Blair profited personally after they left office, rewarded no doubt for
their service. Both boasted of their sophistication in message
development, polling and focus groups. Now people are sick of packaged
politicians. Corbyn and Sanders are, in the modern lingo, “authentic.”
For the Clintons made several
tens of millions of dollars and Blair made between 20 and 80
million pounds, and I think that is relevant because these
are personal riches (and they would - very probably - not
have made these riches if they had not been politicians).
Here is the last bit that I also agree with:
Corbyn will have a
hard time reviving a badly divided and demoralized Labour Party.
Sanders remains a long shot in the Democratic primaries. But one thing
is already clear: The center will not hold. The old consensus is
collapsing in the wake of its failures. People are casting about for a
Yes, both may well fail.
But the popular interest in them shows that considerable
segments of ordinary men and women have not been diverted by
the "Third Way"
baloney, and that is a good thing.
More Americans Have Been Shot to Death in the Last 25 Years Than Have
Died in Every War
next article is
by Hannah Levintova:
This comes with the
following chart (which was made a bit smaller to fit space):
Clicking the image leads you to the article
It is true
(as the article says) there are more than 1.1. million American deaths
if "killed in war" is extended some, but the main point of having this
graphic here is
that in a mere 25 years over 800,000 Americans were killed in "gun-
Pope Francis Is
About to Blow Elizabeth Warren Out of the Water
final article today is
by A.J. Vicens on Mother Jones:
This starts as follows:
I agree: The present pope is
rather different from most of the previous popes.
Pope Francis will arrive
in the United States next week, with stops planned in Washington, New
York City, and Philadelphia. In the nation's capital, he will become
the first pope to address a joint session of
Congress. When House Speaker John Boehner extended the invitation, he said Francis' teachings "have prompted careful reflection
and vigorous dialogue among people of all ideologies and religious
views." He may not have appreciated just how radical the Pope's
In a sharp departure from
his predecessors in the Vatican, Francis' statements on such issues as climate change, divorce, homosexuality, and abortion have rankled conservatives around the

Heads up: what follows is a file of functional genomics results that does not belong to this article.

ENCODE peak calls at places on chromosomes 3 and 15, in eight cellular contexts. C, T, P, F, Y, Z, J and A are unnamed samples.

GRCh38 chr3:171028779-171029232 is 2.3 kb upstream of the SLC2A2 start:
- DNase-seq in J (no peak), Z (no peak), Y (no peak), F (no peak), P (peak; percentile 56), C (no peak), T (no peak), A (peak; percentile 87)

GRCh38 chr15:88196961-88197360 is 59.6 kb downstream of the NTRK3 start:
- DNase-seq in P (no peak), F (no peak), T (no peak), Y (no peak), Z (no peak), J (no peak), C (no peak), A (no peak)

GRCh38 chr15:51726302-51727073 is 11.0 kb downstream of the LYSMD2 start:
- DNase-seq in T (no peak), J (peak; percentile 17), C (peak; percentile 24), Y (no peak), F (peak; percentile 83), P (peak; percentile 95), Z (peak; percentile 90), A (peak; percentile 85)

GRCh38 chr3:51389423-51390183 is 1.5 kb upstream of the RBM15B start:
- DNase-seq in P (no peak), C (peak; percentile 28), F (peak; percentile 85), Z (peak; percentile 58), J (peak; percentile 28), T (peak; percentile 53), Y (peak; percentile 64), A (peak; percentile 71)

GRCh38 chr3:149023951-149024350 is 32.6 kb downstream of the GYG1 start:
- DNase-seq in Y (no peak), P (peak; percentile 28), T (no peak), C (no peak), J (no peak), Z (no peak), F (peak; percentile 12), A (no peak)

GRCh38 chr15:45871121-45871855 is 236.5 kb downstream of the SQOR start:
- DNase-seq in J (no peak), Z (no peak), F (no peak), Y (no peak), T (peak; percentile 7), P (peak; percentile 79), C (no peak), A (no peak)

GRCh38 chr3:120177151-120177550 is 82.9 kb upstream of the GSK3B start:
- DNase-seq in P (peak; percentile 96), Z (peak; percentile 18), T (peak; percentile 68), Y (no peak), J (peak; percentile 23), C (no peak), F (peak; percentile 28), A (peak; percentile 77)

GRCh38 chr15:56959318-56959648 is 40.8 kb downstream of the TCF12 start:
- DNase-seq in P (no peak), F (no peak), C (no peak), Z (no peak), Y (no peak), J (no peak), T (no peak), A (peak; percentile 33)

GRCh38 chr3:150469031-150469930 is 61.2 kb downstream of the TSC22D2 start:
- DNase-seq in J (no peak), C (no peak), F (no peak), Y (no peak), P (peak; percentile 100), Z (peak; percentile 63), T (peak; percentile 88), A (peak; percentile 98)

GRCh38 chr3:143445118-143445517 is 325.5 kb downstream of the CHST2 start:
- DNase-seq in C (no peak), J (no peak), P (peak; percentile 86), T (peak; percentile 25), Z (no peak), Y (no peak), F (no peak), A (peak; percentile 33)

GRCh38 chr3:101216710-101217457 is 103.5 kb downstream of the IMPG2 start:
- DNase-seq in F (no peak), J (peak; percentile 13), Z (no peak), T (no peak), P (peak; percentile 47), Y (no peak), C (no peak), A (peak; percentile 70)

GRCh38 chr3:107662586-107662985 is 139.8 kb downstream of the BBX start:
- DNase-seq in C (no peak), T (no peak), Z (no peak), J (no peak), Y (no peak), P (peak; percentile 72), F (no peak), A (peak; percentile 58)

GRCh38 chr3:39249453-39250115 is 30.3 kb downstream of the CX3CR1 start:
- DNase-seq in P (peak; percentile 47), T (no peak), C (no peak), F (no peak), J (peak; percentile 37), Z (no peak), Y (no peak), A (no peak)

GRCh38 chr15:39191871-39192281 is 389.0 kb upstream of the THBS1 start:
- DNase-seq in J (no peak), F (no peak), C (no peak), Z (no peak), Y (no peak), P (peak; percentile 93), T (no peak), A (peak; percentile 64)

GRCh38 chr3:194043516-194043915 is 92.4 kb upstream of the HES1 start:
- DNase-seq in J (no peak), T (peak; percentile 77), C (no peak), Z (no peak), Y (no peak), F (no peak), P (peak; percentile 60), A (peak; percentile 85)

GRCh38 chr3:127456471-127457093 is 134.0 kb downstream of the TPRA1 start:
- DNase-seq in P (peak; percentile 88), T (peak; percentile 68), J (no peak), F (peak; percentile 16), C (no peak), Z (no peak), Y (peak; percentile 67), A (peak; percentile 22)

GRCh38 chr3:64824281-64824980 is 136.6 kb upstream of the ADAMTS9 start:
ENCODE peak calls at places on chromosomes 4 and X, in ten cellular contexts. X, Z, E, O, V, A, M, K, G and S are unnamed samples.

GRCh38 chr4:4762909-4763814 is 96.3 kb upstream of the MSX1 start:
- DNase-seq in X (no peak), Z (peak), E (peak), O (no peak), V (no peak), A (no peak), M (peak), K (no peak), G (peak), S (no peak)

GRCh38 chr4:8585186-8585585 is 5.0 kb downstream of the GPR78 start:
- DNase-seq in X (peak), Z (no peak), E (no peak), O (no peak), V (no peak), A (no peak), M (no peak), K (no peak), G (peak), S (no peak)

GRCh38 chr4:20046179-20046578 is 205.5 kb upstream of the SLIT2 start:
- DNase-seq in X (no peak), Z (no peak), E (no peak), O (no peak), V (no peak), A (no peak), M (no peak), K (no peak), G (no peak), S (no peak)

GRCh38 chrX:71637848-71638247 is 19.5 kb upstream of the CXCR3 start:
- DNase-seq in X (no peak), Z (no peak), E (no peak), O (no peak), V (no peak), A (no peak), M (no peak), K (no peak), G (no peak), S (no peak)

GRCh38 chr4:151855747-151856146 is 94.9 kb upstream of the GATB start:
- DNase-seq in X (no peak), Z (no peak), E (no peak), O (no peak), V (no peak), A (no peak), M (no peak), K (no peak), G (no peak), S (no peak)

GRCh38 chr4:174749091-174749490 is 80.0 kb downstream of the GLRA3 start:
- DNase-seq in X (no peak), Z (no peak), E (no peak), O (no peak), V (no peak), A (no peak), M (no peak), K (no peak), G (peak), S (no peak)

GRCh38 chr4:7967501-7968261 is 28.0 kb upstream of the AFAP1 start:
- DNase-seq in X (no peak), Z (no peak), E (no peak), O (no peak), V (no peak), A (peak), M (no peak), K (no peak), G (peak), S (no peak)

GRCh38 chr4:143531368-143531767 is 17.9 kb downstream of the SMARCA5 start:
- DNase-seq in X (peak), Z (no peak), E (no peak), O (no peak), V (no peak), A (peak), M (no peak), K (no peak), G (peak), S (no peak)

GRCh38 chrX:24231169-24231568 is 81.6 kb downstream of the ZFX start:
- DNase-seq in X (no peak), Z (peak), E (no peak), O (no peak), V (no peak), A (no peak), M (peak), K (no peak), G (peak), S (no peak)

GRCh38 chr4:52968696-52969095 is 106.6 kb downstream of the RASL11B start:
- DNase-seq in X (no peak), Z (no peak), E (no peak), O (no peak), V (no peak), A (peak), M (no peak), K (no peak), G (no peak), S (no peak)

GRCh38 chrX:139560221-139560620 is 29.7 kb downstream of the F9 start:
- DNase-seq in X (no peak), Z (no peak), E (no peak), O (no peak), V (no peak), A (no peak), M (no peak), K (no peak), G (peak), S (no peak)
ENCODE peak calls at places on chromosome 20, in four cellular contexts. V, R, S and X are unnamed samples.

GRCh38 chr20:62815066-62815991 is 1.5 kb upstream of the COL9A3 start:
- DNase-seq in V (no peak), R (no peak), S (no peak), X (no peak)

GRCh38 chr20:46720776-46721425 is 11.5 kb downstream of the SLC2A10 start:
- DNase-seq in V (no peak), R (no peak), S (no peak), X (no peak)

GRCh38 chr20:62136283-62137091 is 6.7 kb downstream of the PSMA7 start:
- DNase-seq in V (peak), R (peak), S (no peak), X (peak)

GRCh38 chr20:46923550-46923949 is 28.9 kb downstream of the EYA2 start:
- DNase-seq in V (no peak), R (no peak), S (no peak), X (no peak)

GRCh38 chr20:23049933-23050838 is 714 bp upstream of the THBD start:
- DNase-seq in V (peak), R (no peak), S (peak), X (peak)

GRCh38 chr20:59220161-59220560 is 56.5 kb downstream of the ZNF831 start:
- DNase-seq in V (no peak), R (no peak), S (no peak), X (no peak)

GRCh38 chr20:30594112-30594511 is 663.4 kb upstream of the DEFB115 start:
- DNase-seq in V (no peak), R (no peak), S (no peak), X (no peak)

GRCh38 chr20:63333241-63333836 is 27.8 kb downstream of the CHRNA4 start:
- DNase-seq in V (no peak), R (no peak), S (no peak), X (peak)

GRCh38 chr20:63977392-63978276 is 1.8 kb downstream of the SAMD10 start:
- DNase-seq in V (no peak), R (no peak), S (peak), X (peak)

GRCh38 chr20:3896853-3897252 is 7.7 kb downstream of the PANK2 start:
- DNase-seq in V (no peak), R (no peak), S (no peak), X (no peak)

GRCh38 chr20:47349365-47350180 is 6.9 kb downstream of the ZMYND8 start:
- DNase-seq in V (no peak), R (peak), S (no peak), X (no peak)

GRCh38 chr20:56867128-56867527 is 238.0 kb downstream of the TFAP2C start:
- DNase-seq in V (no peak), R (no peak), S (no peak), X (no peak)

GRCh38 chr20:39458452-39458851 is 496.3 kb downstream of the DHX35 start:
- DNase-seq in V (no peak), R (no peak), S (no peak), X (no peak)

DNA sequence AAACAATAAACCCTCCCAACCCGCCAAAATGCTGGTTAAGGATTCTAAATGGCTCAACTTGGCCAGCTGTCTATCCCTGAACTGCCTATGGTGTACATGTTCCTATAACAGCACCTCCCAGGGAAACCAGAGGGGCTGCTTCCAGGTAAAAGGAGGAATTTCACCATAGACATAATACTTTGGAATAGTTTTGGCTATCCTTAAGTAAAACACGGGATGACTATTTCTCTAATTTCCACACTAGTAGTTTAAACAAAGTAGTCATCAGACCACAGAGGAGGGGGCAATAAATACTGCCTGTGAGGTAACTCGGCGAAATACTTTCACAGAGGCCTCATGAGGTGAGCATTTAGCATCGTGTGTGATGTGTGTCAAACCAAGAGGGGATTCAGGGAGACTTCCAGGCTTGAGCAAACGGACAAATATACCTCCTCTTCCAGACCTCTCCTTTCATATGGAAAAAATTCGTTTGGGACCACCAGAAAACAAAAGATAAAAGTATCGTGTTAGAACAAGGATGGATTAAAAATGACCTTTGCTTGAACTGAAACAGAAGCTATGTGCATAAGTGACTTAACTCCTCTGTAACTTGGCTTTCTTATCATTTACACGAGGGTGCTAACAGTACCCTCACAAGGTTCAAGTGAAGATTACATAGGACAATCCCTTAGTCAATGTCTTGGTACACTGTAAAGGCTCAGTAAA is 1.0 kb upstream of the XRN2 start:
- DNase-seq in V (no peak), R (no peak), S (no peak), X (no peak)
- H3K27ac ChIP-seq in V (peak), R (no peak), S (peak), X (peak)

world. The pushback on some of his more progressive interpretations of
Catholic teachings has also angered many Catholics, triggering what the
Washington Post described as a
"conservative rebellion" within the church.
Indeed, A.J. Vicens continues by showing why:
In November 2013,
he wrote his blueprint for where he wanted to lead the church, a
document known as the Evangelii Gaudium or the apostolic exhortation, in
which he focused on this issue. Here are six of the pope's most
critical comments from the document on one of the biggest problems facing the United States:
I will give the headings (bold in the original)
but leave the text to your own interests - but yes, the pope's ideas are
Here is the text that belongs
to the last item:
On "trickle-down" economics:
On the "idolatry of money" leading to a "new tyranny":
On the role of money:
On the ways income inequality leads to violence:
the ways income inequality "kills":
"Just as the
commandment 'Thou shalt not kill' sets a clear limit in order to
safeguard the value of human life, today we also have to say “thou
shalt not” to an economy of exclusion and inequality. Such an economy
kills... Today everything comes under the laws of competition and the
survival of the fittest, where the powerful feed upon the powerless. As
a consequence, masses of people find themselves excluded and
marginalized: without work, without possibilities, without any means of
Indeed. But it will not
a catholic, and also I am afraid that the present pope, who is
exceptional, will remain exceptional, and will be soon replaced by a
considerably more conservative successor.
But meanwhile it is good to have a leader of over a billion persons
say these things.